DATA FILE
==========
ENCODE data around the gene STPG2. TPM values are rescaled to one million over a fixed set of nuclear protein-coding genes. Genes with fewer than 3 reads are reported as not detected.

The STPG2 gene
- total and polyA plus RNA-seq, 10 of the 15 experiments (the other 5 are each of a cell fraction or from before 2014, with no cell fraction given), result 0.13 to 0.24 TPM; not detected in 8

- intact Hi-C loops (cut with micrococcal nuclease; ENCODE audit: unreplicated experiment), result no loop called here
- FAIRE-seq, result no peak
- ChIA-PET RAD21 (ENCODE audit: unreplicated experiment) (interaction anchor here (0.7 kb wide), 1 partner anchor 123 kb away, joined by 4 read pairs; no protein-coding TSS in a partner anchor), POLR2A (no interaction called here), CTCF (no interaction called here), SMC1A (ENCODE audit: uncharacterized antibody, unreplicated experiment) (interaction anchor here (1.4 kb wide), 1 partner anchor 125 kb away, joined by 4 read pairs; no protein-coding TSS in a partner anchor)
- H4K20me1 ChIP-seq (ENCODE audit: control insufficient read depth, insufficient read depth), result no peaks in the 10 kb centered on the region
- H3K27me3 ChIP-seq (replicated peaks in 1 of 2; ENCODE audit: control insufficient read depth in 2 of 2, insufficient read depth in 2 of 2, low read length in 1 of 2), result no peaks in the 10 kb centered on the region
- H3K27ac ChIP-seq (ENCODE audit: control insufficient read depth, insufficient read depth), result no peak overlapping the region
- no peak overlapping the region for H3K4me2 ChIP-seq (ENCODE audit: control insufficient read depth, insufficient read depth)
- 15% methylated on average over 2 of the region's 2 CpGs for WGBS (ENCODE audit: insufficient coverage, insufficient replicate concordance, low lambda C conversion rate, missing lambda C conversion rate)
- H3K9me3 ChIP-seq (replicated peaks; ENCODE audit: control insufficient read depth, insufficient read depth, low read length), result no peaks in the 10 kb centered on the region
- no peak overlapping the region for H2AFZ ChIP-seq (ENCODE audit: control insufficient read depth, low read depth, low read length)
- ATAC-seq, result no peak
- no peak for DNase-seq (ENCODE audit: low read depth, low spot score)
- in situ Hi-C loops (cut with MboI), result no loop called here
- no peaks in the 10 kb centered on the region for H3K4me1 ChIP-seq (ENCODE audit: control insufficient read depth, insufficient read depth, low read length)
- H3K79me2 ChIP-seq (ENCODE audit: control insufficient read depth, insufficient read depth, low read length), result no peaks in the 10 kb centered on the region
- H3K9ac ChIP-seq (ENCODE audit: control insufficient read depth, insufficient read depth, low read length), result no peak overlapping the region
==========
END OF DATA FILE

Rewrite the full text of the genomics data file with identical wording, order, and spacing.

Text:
ENCODE data around the gene STPG2. TPM values are rescaled to one million over a fixed set of nuclear protein-coding genes. Genes with fewer than 3 reads are reported as not detected.

The STPG2 gene
- total and polyA plus RNA-seq, 10 of the 15 experiments (the other 5 are each of a cell fraction or from before 2014, with no cell fraction given), result 0.13 to 0.24 TPM; not detected in 8

- intact Hi-C loops (cut with micrococcal nuclease; ENCODE audit: unreplicated experiment), result no loop called here
- FAIRE-seq, result no peak
- ChIA-PET RAD21 (ENCODE audit: unreplicated experiment) (interaction anchor here (0.7 kb wide), 1 partner anchor 123 kb away, joined by 4 read pairs; no protein-coding TSS in a partner anchor), POLR2A (no interaction called here), CTCF (no interaction called here), SMC1A (ENCODE audit: uncharacterized antibody, unreplicated experiment) (interaction anchor here (1.4 kb wide), 1 partner anchor 125 kb away, joined by 4 read pairs; no protein-coding TSS in a partner anchor)
- H4K20me1 ChIP-seq (ENCODE audit: control insufficient read depth, insufficient read depth), result no peaks in the 10 kb centered on the region
- H3K27me3 ChIP-seq (replicated peaks in 1 of 2; ENCODE audit: control insufficient read depth in 2 of 2, insufficient read depth in 2 of 2, low read length in 1 of 2), result no peaks in the 10 kb centered on the region
- H3K27ac ChIP-seq (ENCODE audit: control insufficient read depth, insufficient read depth), result no peak overlapping the region
- no peak overlapping the region for H3K4me2 ChIP-seq (ENCODE audit: control insufficient read depth, insufficient read depth)
- 15% methylated on average over 2 of the region's 2 CpGs for WGBS (ENCODE audit: insufficient coverage, insufficient replicate concordance, low lambda C conversion rate, missing lambda C conversion rate)
- H3K9me3 ChIP-seq (replicated peaks; ENCODE audit: control insufficient read depth, insufficient read depth, low read length), result no peaks in the 10 kb centered on the region
- no peak overlapping the region for H2AFZ ChIP-seq (ENCODE audit: control insufficient read depth, low read depth, low read length)
- ATAC-seq, result no peak
- no peak for DNase-seq (ENCODE audit: low read depth, low spot score)
- in situ Hi-C loops (cut with MboI), result no loop called here
- no peaks in the 10 kb centered on the region for H3K4me1 ChIP-seq (ENCODE audit: control insufficient read depth, insufficient read depth, low read length)
- H3K79me2 ChIP-seq (ENCODE audit: control insufficient read depth, insufficient read depth, low read length), result no peaks in the 10 kb centered on the region
- H3K9ac ChIP-seq (ENCODE audit: control insufficient read depth, insufficient read depth, low read length), result no peak overlapping the region